Retiring Fairplex horticulturist leaves a lasting legacy

Horticulturist Donald DeLano is retiring this month after 31 years with Pomona Fairplex. COURIER photo/Andrew Alonzo

by Andrew Alonzo |

Donald DeLano, the driving force behind Pomona Fairplex’s abundant foliage since 1991, is hanging up his gloves.

“My mind’s there, but my body is not,” said DeLano, 69, citing health concerns as the main reason he’s retiring.

Over those 31 years he’s cemented his legacy. He’s overseen all of Fairplex’s 487 acres year-round, and established a farm-to-table dining experience at the nearby Sheraton Fairplex Hotel and Conference Center, among many other accomplishments.

One of his proudest achievements is the completion of The Farm at the Fairplex in 2014. The Farm introduces visitors to new and unusual produce and serves as a gateway to conversations surrounding sustainability.

“The Farm is an educational adventure here,” DeLano said. “We opened in August 2014, the L.A. County Fair started the last week of August that year on Thursday. It’s just been growing ever since then.”

During its first year, The Farm had a heavy focus on foliage since getting animals to the Fairplex, which had previously been a struggle. In 2015, The Farm was outfitted with a stable and began building a stockpile of chickens and rabbits to showcase for livestock competitions. In fact, the recent return of livestock competitions at the L.A. County Fair can be attributed to DeLano’s work at The Farm.

Long before the 35-year Claremont resident’s career began with the Fairplex, young DeLano was a self-described mathematics and physics nerd at Glendale High School. That changed when he enrolled in a field botany class at Glendale Community College. After transferring in 1973 to Cal Poly Pomona, he dove head first horticulture.

Horticulturist Donald DeLano is retiring this month after 31 years with Pomona Fairplex. COURIER photo/Andrew Alonzo

“I loved the way it combined science, research and math,” he said. “That’s when I realized I had an affinity for plant names. I like pressing plants, figuring them out and dissecting them down. I’ll be walking down the street and I won’t realize that I’m saying the names of the trees as I’m going around. When I go to someplace like Disneyland, I don’t look at Disneyland: I look at all their plants.”

In the early 1970s well-known landscape expert Bob Lamp hired him to help get the Fairplex’s flower and garden buildings and hillside arrangements ready for the fair.

He became a trusted associate under Lamp, and DeLano found himself getting called to the Fairplex every season.

DeLano earned his bachelor’s degree in horticulture from Cal Poly Pomona in 1976.

Toward the end of the 1980s, when he was pursuing his master’s degree at CPP and still freelancing with Lamp, he answered a new calling: teaching agriculture and leading undergraduate labs at his alma mater.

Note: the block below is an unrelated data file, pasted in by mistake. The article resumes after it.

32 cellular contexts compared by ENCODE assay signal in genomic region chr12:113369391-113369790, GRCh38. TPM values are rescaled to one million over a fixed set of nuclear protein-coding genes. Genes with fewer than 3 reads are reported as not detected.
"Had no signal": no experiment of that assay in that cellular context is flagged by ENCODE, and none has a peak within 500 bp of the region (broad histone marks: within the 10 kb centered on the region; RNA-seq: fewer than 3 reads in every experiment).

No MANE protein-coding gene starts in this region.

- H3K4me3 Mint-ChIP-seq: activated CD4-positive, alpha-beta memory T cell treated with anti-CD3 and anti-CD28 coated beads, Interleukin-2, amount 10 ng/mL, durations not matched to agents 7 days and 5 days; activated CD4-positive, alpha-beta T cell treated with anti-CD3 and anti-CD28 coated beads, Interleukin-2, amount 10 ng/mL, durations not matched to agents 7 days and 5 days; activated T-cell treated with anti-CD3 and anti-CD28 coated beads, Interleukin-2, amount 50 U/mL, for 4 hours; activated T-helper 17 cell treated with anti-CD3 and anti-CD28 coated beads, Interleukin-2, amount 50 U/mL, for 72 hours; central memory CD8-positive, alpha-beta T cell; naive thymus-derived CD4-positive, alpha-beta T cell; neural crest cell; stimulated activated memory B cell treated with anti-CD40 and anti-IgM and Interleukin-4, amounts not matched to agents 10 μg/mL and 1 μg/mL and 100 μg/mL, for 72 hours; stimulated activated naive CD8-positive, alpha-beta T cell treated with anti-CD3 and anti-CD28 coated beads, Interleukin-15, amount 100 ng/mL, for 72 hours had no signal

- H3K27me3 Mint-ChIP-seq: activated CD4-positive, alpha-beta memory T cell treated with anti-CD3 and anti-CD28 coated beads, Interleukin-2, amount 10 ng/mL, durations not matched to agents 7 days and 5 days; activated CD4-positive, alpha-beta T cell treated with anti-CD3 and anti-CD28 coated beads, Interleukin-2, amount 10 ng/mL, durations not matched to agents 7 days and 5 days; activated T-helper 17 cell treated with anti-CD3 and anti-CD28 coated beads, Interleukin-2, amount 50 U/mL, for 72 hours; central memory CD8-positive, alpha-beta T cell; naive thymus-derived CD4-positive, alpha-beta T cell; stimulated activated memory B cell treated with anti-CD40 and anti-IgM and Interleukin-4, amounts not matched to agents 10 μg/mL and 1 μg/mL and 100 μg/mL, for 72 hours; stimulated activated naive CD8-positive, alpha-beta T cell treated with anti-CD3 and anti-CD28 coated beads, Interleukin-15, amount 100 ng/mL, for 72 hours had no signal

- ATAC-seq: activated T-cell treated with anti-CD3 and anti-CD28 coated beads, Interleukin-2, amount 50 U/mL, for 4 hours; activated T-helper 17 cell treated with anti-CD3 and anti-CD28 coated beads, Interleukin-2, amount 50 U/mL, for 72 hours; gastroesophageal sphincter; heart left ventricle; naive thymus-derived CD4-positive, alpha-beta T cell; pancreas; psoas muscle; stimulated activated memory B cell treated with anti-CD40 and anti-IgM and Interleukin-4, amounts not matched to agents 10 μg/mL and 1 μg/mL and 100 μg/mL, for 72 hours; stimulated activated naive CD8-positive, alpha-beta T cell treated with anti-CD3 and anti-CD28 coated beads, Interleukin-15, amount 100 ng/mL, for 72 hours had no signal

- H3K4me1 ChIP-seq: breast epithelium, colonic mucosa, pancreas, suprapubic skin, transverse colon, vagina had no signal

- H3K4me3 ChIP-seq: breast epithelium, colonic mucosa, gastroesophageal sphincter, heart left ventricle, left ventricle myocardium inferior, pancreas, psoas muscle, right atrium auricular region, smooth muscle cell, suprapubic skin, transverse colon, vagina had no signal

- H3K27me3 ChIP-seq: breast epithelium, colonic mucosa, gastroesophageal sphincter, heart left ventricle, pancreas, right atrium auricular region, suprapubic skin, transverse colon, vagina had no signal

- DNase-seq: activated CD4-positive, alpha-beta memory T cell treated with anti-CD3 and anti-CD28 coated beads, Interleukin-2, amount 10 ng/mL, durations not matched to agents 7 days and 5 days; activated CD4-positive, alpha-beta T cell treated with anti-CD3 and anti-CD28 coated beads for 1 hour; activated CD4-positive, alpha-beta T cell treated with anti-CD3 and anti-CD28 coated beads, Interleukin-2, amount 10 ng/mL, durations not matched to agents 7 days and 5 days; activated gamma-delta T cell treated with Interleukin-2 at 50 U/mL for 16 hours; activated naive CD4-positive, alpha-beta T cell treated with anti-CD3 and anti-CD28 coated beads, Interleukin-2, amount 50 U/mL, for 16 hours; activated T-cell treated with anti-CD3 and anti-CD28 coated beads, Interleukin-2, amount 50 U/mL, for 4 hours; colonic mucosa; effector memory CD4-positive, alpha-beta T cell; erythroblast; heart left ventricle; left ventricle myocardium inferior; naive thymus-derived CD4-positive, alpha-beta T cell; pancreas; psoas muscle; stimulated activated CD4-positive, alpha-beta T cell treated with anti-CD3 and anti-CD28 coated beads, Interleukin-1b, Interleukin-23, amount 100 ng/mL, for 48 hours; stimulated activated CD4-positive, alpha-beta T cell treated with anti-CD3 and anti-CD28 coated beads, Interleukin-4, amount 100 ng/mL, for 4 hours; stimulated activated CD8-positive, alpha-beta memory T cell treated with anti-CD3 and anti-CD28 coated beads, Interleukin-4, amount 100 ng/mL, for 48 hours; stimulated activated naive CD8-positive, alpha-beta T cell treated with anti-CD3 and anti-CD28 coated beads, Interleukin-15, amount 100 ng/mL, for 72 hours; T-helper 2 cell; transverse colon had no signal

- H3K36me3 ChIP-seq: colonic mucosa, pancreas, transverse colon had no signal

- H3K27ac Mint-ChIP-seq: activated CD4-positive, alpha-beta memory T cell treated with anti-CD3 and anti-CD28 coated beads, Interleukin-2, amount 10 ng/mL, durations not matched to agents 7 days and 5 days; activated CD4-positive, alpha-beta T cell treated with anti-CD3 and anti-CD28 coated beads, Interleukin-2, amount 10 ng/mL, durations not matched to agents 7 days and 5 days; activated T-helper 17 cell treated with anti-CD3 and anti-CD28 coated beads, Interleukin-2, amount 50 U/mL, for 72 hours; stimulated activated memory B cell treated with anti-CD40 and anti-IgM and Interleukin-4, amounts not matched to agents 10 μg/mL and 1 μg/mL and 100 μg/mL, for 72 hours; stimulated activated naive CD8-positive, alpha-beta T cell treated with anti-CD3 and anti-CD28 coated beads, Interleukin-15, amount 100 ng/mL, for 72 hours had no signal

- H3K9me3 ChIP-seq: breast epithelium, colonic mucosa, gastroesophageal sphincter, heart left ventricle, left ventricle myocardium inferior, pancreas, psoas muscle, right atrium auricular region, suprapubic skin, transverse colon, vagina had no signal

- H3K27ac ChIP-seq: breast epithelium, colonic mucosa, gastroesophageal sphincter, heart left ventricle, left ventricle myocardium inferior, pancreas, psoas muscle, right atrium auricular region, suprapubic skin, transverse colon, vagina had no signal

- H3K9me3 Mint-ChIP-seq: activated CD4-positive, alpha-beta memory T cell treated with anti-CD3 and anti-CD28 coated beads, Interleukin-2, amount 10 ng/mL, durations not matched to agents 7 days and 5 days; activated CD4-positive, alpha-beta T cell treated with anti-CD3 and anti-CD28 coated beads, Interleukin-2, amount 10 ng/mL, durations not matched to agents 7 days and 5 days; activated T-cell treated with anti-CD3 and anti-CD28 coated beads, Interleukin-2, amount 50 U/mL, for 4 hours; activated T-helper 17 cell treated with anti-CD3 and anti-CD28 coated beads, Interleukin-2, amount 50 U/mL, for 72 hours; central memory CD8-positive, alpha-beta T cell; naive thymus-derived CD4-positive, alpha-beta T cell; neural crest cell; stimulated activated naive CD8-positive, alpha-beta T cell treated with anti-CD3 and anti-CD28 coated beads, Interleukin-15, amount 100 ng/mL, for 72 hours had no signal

After three years at CPP, the Fairplex asked if he could assemble a group to advise on an upcoming renovation of the grounds. DeLano gathered a few of his Fairplex connections and some of his CPP students to make a lesson out of it.

In winter 1991, Fairplex came calling again, this time to ask if he would take over as head of landscaping. Thus began more than three decades for DeLano at the Fairplex.

In 2010, the Fairplex’s board of directors wanted to expand the grounds to incorporate more area for farming. DeLano was tasked with writing a grant request to the California Department of Food and Agriculture. After the proposal was denied, DeLano polished a second application and submitted in 2012.

“We received a grant for almost a half-a-million dollars,” he said of the second go-around. “It was $486,000 or something like that. The grant goes for two years and eight months.”

From adding garden plots specifically for educating children on field trips to establishing the five-acre urban farm meant to showcase California plants, the money was well spent.

DeLano will officially retire on Wednesday, November 30. It will be a strange transition, one he equates it to the “weird” feelings he had when he left Cal Poly.

But he admits his body can no longer handle the rigorous demands of horticulture work — at least on a grand, 487-acre scale. Although it hurts physically and emotionally, he’s ready to hand the reins over to a new generation.

“If someone else was here that was healthy, there’s so much more that can get done,” he said. “I just can’t get it done anymore. But it’s one of those sweet and sorrowful things.”

Although a replacement has yet to be found, DeLano gave reassurance about his departure.

“Some people find change bad. Change is neither bad nor good, change is just change. It’s a different viewpoint,” he said.

In retirement, DeLano plans to spend more time with family, including his six grandchildren and wife of 49 years, Becky.

“Fairplex is fortunate to have had a committed, passionate person like Don DeLano as part of its team for 30 years,” Fairplex spokeswoman Renee Hernandez wrote in a news release. “He will be missed but he has left a lasting legacy.”


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